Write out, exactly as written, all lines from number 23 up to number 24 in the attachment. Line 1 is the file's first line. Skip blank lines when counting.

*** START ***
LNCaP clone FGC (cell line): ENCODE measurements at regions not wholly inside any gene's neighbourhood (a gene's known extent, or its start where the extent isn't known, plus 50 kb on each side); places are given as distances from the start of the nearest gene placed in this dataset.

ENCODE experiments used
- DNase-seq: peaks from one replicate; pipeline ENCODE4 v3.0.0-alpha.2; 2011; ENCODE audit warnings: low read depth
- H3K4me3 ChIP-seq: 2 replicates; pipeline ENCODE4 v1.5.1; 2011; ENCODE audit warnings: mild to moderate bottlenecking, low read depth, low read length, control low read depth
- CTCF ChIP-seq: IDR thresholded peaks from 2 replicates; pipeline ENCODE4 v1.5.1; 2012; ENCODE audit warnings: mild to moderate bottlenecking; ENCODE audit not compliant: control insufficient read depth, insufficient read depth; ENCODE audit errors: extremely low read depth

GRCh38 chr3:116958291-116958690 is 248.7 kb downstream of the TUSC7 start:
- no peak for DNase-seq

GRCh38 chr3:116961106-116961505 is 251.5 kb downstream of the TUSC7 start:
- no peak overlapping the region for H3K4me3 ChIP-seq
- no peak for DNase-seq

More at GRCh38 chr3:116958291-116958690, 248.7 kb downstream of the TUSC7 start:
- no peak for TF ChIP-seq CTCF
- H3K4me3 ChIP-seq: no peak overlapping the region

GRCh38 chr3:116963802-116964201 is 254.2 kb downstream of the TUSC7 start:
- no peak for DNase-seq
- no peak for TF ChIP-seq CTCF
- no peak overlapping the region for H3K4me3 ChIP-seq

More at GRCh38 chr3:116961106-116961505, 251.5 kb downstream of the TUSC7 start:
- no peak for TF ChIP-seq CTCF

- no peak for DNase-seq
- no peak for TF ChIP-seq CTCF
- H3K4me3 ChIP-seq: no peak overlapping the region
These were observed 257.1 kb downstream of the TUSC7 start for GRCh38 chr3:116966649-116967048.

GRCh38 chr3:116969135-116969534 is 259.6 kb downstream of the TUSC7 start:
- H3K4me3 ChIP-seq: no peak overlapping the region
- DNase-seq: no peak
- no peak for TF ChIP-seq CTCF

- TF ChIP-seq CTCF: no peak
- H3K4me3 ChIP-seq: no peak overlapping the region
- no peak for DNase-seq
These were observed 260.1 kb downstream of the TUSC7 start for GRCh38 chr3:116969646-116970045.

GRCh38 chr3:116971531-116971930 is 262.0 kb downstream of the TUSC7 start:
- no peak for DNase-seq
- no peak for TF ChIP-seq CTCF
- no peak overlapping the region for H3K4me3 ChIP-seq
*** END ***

These were observed 257.1 kb downstream of the TUSC7 start for GRCh38 chr3:116966649-116967048.

GRCh38 chr3:116969135-116969534 is 259.6 kb downstream of the TUSC7 start: